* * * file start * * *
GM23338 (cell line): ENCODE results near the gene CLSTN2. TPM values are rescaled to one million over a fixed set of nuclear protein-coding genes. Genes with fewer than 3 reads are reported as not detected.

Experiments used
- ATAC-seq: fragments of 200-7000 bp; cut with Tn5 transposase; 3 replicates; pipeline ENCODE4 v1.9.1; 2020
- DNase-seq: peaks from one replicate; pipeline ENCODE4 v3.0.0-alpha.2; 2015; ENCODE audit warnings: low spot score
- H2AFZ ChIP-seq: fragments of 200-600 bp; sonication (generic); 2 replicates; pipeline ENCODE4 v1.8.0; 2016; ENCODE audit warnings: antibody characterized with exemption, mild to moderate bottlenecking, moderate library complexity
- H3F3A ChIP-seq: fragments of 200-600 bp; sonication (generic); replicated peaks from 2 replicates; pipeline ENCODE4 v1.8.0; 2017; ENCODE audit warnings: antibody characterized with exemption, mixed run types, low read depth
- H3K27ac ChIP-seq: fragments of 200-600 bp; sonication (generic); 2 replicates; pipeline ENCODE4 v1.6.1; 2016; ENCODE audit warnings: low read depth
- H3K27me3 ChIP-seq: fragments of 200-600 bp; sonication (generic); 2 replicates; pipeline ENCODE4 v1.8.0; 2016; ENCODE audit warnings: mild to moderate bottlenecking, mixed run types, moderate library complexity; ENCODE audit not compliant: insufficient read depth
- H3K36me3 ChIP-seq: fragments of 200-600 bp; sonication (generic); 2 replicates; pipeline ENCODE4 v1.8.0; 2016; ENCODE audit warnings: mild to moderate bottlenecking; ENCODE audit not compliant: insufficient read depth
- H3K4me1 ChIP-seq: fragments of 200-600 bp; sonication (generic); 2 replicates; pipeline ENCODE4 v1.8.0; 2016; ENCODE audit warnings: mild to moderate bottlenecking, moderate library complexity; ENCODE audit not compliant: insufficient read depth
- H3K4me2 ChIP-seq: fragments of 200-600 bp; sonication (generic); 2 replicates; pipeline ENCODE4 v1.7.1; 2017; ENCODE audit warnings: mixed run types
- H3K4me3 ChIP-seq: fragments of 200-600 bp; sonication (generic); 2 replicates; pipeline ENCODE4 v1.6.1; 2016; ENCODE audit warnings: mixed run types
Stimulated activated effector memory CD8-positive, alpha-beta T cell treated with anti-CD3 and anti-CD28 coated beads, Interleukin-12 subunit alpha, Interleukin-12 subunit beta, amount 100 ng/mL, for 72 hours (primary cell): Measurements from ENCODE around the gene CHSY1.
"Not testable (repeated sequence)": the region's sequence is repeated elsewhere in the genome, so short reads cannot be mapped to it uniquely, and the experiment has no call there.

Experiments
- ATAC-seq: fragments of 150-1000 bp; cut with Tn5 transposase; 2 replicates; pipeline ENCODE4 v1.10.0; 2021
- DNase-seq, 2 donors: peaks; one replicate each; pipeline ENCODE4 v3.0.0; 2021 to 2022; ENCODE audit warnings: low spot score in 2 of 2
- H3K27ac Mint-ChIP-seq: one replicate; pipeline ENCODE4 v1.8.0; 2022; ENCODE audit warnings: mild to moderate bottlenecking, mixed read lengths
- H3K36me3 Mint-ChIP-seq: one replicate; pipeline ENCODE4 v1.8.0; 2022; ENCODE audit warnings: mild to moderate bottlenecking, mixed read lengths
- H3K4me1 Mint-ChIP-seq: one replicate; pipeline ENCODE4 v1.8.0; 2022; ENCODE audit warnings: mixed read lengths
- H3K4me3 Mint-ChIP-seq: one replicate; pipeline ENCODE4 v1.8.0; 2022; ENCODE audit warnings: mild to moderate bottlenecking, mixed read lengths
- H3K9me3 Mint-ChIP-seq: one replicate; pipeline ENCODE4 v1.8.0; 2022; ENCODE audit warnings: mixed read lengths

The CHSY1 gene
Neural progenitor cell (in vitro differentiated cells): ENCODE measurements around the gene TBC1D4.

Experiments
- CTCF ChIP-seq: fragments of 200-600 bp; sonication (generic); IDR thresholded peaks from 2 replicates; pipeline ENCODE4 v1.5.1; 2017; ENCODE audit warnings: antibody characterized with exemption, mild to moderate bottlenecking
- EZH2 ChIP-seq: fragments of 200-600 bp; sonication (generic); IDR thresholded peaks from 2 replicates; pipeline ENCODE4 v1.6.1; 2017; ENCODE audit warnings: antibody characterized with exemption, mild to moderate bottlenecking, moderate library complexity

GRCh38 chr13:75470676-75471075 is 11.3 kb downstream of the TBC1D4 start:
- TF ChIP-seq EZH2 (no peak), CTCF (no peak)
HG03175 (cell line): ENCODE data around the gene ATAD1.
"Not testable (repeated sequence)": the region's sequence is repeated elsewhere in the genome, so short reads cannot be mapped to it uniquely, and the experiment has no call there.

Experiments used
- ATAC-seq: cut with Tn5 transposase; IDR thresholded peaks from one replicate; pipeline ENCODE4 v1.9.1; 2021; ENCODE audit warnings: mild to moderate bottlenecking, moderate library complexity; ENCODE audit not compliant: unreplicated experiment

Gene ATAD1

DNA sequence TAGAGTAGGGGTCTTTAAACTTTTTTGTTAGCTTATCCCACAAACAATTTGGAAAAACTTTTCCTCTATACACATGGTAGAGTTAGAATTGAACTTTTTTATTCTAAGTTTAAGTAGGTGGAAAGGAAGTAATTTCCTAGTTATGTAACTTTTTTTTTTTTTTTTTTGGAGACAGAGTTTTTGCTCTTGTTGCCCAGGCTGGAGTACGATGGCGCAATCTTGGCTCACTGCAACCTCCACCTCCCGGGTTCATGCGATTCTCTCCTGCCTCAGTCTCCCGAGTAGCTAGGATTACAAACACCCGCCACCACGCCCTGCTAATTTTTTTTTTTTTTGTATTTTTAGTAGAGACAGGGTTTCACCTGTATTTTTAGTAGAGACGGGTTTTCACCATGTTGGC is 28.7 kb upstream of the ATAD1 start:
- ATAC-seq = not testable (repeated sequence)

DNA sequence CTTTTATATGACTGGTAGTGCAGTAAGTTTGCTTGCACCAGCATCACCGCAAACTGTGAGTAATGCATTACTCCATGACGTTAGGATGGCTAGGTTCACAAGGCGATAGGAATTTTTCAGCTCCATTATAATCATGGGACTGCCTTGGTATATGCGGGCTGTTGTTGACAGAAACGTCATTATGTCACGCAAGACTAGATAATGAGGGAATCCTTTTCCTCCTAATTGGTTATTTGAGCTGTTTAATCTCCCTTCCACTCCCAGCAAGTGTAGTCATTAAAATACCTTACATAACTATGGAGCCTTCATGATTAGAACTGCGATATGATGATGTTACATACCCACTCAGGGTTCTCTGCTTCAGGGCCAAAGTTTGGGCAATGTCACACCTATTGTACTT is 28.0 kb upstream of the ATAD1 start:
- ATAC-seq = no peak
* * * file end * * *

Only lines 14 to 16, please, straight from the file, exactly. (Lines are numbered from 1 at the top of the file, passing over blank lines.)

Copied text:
"Not testable (repeated sequence)": the region's sequence is repeated elsewhere in the genome, so short reads cannot be mapped to it uniquely, and the experiment has no call there.

Experiments
- ATAC-seq: fragments of 150-1000 bp; cut with Tn5 transposase; 2 replicates; pipeline ENCODE4 v1.10.0; 2021